Salsa Verde

Herbs are one of those comestible wonders – amazingly fragrant, aromatic and more words for smelling enticing, and very healthy – similarly with spices. The smell of a fresh bunch of mint makes me, honestly, not being flippant, glad to be alive. And basil? Wow. I can eat that in anything. We just chop it straight into salad – a simple and obvious idea I got from my mum, which had frankly never occurred to me. But actually I think if I had to choose it would be mint. Nothing can beat the smell of fresh mint.

Having read about how amazingly good for you parsley is, in particular in terms of its remarkable calcium content (gram for gram more than milk and fish), and the detoxifying powers of coriander, and the high vitamin C level of most fresh herbs, we now have a lot more herbs in our family meals. We always ate tons of coriander, being fans of Mexican food and eating a weekly batch of guacamole, but now I shove flat leaf parsley – much subtler and softer than the curly stuff – pretty much everywhere. This helps a lot with my attempts to make everything green in some measure. And we hear a lot about the benefits of eating raw veg, but actually I find that apart from salad, this is a) not always very appealing and b) tough to digest. But herbs you can just eat forkfuls of, and really, you probably should. There must be a reason why herbal is a catch-all term for healthy and natural.

So this is my new favourite thing. We’ve had it about 6 times in the last month. I am always delighted to find things which are delicious and present my body with nothing but benefits, and this is an excellent example. All the ingredients are full of nutrients your body will lap up. I think I may have overdone it though, so maybe don’t make enough to feed a regiment, as my auntie remarked when I made some on holiday. That said, it is so easy to incorporate into a meal and it lasts very well, so a decent batch can serve as an accompaniment to many meals. It is usually served as a sauce for fish, but we have had it with steak, and given it to Flora in pasta, and I have also used it as a salad dressing, and on rice.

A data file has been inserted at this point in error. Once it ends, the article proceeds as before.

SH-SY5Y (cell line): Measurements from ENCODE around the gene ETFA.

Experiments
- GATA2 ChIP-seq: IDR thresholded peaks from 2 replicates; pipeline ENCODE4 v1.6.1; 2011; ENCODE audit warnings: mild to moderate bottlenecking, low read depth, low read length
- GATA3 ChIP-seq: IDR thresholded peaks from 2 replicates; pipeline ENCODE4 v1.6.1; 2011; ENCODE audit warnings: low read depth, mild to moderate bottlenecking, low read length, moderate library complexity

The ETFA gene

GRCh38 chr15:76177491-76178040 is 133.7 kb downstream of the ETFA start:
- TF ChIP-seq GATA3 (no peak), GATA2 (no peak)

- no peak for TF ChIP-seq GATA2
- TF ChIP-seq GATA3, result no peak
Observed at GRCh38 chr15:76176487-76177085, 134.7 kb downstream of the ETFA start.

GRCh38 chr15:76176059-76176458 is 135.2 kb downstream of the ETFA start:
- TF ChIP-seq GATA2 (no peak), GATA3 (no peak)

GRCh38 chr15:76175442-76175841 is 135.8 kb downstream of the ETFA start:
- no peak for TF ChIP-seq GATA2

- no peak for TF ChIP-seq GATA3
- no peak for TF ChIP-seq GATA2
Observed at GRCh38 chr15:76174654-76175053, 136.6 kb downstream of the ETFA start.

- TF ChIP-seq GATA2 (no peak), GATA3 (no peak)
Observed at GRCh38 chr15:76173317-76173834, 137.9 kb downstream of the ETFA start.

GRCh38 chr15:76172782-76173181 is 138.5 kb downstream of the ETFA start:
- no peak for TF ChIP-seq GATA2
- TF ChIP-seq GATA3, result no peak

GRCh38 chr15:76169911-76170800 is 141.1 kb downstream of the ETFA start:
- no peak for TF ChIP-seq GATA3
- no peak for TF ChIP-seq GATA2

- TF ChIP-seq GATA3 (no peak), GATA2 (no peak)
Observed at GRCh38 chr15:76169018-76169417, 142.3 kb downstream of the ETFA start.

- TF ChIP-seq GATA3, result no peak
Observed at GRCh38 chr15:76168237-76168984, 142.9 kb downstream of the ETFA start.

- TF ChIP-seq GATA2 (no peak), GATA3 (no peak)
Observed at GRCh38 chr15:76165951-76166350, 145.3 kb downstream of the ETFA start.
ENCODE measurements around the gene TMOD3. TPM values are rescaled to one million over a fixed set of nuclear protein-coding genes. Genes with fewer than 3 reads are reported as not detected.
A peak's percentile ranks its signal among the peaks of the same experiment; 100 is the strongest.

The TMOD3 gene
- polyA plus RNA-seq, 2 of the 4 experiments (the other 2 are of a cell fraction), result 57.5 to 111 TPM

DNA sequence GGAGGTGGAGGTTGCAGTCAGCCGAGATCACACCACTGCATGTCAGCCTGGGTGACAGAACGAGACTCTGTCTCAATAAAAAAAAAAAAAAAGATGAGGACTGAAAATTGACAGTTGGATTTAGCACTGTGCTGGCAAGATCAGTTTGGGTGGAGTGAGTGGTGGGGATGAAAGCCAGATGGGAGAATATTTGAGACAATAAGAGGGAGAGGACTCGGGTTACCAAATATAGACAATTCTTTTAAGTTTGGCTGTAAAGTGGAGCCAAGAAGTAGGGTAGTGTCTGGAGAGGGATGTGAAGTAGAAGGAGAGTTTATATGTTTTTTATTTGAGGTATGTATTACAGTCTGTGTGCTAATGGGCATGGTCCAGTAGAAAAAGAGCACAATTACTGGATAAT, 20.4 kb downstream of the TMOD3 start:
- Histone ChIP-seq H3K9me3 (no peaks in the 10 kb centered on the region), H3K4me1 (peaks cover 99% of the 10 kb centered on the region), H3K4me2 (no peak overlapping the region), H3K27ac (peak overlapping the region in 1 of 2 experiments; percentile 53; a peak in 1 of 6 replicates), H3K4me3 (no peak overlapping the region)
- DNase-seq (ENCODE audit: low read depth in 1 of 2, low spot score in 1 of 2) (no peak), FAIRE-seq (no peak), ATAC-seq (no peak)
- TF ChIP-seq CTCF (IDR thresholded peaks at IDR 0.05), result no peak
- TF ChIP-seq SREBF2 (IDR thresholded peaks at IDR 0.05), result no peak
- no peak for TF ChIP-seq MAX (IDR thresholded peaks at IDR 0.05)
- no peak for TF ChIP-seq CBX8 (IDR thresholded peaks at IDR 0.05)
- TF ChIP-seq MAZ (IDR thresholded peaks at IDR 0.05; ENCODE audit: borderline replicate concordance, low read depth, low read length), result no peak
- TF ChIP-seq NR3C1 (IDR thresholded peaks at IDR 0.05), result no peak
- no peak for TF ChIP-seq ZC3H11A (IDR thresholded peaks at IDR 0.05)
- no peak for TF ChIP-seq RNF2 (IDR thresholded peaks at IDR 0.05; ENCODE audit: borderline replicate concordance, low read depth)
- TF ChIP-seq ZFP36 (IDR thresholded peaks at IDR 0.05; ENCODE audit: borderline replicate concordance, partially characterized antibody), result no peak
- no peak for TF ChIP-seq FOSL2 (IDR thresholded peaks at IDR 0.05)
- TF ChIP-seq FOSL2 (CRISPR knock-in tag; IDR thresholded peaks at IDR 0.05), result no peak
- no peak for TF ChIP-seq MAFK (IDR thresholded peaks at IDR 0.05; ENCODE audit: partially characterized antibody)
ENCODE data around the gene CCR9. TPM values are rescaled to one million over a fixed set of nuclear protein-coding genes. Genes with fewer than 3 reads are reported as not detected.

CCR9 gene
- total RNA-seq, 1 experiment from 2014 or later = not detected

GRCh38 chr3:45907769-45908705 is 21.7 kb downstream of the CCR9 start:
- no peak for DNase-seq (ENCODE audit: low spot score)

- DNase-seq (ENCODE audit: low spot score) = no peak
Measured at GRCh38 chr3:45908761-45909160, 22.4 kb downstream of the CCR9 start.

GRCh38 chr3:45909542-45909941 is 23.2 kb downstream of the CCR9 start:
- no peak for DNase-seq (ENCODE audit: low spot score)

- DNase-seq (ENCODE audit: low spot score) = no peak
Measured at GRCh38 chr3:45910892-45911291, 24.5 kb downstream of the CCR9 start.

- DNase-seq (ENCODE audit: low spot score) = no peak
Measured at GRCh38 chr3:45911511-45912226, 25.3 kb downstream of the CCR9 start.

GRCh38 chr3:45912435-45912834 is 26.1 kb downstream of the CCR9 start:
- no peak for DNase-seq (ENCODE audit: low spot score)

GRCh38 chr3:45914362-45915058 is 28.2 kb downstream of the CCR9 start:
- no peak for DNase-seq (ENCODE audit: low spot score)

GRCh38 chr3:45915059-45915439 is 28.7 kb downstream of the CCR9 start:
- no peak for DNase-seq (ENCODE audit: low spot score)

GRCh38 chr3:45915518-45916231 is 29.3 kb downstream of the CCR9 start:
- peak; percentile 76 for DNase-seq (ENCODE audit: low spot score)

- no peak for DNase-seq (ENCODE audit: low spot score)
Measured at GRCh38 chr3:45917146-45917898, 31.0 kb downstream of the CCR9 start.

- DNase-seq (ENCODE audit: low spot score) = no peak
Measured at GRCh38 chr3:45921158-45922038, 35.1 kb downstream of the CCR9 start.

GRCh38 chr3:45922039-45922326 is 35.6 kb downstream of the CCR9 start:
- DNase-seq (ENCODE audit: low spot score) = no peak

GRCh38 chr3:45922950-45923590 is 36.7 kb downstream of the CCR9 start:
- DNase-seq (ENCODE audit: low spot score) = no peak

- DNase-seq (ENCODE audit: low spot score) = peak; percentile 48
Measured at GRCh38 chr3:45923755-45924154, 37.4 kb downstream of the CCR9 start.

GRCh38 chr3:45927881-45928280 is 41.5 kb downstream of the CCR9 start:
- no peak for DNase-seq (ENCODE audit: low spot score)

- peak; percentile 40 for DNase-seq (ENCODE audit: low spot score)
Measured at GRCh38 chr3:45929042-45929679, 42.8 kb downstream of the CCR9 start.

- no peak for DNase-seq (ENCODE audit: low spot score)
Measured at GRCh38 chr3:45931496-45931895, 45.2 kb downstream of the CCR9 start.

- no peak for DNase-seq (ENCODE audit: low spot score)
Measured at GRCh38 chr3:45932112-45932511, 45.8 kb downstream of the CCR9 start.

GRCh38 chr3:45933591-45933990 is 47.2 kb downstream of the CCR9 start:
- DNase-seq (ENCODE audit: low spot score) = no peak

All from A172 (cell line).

Vehicles for raw garlic are also high on my list, and you can’t really taste the anchovies. I think you would struggle to find a nutrient not contained in these salty little fish. If you added some pine nuts and parmesan you'd basically have pesto, so it's a great sauce for kids, who seem universally to love pesto.

I think you can pretty much put in whatever herbs you prefer, but I suspect balance is key. I think it’s worth experimenting with different combinations and quantities until you find your personal sweet spot. I think this is mine, but I will continue tweaking.


large bunch of flat leaf parsley

large bunch of basil

large bunch of mint

small bunch of dill

2 fat cloves of garlic, peeled (reminder not to buy garlic imported from China as it’s apparently dubiously pesticided)

8 cornichons, chopped

approx 8-10 anchovies preserved in olive oil. I use a whole one of those little tins.

1 tablespoon of baby capers

2 tbsp red wine vinegar

juice of half a lemon or lime

approx. 1 cup of extra virgin olive oil

salt and pepper to taste


1. Wash and dry the fresh herbs, then chop roughly.

2. Put everything in the blender except the oil. Only put in a couple of tablespoons of that. Pulse until the herbs are chopped, and then pour the oil in slowly through the tube, and blend to emulsify, until you obtain a mint-sauce looking appearance.

3. Season, and adjust the texture with the olive oil, tasting as you go.

4. Keep in the fridge and serve with fish or meat or anything you fancy. I think it’s probably fine, covered in the fridge, for 3-4 days no problem.

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